While Bermuda has traditionally followed the “medical model” (a pragmatic and culturally conditioned response to health and wellbeing) in addressing addiction on a national scale, largely unchanged rates of so-called success over the past several decades have necessitated a more holistic, community-based approach to put those in need of a supported, trustworthy path to healing on the right track. So believes Chris Backeberg, clinical manager at Pathways Bermuda, formerly Caron Bermuda. “Western psychology has gotten itself trapped in a corner by trying to label everything,” he says, elaborating that the root causes of addiction are largely based on one’s sense of identity, place and purpose, and can’t be attended to simply by prescribing western models of psychology and pharmacology. Noting that the Western medical model isn’t necessarily inaccurate, but “incomplete,” he offers that a community-based approach is what’s particularly crucial to the healing process. “Working with addicts’ families and employers helps to broaden and clarify the issue.”

A recovering addict approaching his 20th year of sobriety, Chris’s dedication to his career stems from a history of coming to know the disease of addiction himself. “I remember one day I was presenting at a Chamber of Commerce meeting, then that night was at a crack house at 3a.m. wearing the same suit,” he recalls, recounting the severity of his condition at the time. Upon getting clean in April 1996, he came to see his calling and passion for helping people to find their way, and has since been a mentor, sponsor, counselor, therapist, guide and teacher in various capacities. His academic credentials include graduate degrees in addictions counseling and eco-psychology from Hazelden and Naropa University (respectively), and he uses this experience to promote treatment and recovery practices that are cognisant of Bermuda’s culture.

Though the island’s per capita drinking and drug usage is at about the same rate as the rest of the world, Chris points out some key differences that present unique challenges. “Higher disposable incomes, hugely biased reward systems and a laid-back approach to alcohol and drug use in general leads to a laissez-faire attitude towards addiction,” he says, adding that “Bermudians take ‘pride’ in our ability to handle our booze.” He also argues that our tendency to “joke” about it can downplay the seriousness of the problem in a local context. For these reasons, he promotes Pathways Bermuda as a “community recovery centre” where networking with charities and organisations, both local and international, as well as working with addicts’ family members and workplaces, helps to break down barriers typically associated with recovery. “Factors like race, class, lineage and family name can cause stigma and create blocks to open dialogue and transparency!” he says, clarifying that community-based recovery has the power to help people overcome such obstacles.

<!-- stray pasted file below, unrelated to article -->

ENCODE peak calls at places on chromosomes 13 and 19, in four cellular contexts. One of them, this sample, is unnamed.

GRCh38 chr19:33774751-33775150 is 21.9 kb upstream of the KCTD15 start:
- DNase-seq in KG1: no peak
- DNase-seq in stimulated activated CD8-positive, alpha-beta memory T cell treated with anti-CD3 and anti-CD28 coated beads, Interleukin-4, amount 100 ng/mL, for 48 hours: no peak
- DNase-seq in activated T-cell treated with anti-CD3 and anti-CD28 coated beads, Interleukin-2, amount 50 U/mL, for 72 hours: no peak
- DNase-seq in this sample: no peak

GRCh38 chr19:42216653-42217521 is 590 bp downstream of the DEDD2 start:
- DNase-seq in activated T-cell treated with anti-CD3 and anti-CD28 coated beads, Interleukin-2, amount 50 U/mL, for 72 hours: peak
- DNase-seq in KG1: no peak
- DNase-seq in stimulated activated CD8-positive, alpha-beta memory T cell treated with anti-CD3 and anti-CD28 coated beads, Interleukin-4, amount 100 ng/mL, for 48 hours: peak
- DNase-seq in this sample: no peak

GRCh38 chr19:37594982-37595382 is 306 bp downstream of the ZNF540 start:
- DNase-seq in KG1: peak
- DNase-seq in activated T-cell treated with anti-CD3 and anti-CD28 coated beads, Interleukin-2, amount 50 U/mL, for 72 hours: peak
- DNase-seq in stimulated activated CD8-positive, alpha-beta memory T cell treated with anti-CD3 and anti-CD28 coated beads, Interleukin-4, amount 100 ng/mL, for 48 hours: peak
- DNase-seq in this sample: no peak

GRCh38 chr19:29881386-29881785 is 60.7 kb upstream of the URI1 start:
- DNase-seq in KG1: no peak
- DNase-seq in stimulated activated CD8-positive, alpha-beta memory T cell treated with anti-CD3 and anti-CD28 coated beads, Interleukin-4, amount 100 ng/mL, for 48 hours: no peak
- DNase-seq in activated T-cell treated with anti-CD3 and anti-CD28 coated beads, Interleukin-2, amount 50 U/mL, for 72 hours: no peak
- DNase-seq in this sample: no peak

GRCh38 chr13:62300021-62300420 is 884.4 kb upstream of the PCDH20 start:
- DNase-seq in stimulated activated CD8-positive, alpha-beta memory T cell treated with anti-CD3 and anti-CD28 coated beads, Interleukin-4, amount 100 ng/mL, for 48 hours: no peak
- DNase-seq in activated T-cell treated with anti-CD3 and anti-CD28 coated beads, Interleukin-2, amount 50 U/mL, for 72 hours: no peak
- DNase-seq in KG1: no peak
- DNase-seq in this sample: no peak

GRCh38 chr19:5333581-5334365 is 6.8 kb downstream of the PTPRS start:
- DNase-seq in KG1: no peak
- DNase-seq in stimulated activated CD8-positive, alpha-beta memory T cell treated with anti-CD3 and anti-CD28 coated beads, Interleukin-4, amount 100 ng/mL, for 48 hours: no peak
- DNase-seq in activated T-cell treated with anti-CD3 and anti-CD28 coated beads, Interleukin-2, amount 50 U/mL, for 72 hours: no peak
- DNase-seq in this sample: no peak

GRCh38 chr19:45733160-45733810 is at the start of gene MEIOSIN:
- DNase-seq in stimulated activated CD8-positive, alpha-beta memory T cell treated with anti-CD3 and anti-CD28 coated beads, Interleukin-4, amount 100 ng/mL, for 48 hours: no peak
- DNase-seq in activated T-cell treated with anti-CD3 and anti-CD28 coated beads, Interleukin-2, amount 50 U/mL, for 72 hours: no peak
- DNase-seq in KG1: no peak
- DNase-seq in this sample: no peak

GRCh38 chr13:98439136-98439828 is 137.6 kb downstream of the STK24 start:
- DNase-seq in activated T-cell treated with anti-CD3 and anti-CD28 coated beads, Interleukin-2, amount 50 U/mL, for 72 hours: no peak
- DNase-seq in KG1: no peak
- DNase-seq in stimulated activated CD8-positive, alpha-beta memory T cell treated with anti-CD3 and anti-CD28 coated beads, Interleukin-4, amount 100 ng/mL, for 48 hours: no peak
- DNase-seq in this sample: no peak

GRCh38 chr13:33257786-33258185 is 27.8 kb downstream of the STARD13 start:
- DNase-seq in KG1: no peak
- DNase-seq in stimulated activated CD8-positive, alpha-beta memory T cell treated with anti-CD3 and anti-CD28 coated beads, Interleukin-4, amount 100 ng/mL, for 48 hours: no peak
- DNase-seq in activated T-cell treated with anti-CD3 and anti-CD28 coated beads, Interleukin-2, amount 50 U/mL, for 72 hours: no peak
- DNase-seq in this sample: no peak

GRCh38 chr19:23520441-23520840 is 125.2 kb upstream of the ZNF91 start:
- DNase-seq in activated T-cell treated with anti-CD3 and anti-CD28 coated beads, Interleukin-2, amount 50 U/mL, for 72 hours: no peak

This November, Pathways Bermuda cohosted a special event called Charlotte’s Sail in memory of Charlotte Watlington, a Bermudian woman who tragically committed suicide after battling with addiction and depression. The event, which involved taking about 20 people out on a two-day open water sail, encouraged attendees to break the silence surrounding addiction by practicing nature-based learning and development, and finding connection with people, places and things that matter. Described by Chris as a transformational experience, Charlotte’s Sail implemented holistic group exercises to promote the idea of addiction as a symptom, or a calling to reach more deeply through self-examination and a commitment to finding one’s sense of purpose. “It’s important to give people the capacity to tell their story.”

Chris’s commitment and experience bring together a team of people that incorporates counseling, coaching, mentoring, guiding, learning and, most of all, collaboration with those who know how to help others overcome addiction in a permanent way that transcends the notion of a simple “fix.” Pathways Bermuda has a sliding-scale model for payment, ensuring that anyone in Bermuda can get the help they need regardless of income. Addicts—and people living and working with those suffering with addictions—from all walks of life converge in the same groups and develop respect for each other, contributing to the community-based approach the centre aims to achieve. With a growing number of success stories coming out of their various programmes, Pathways Bermuda continues to fight tirelessly against addiction in Bermuda, and proves that it’s a community-based challenge which requires a community-based remedy. For more information on the centre and what they do, please call (441) 236-0823.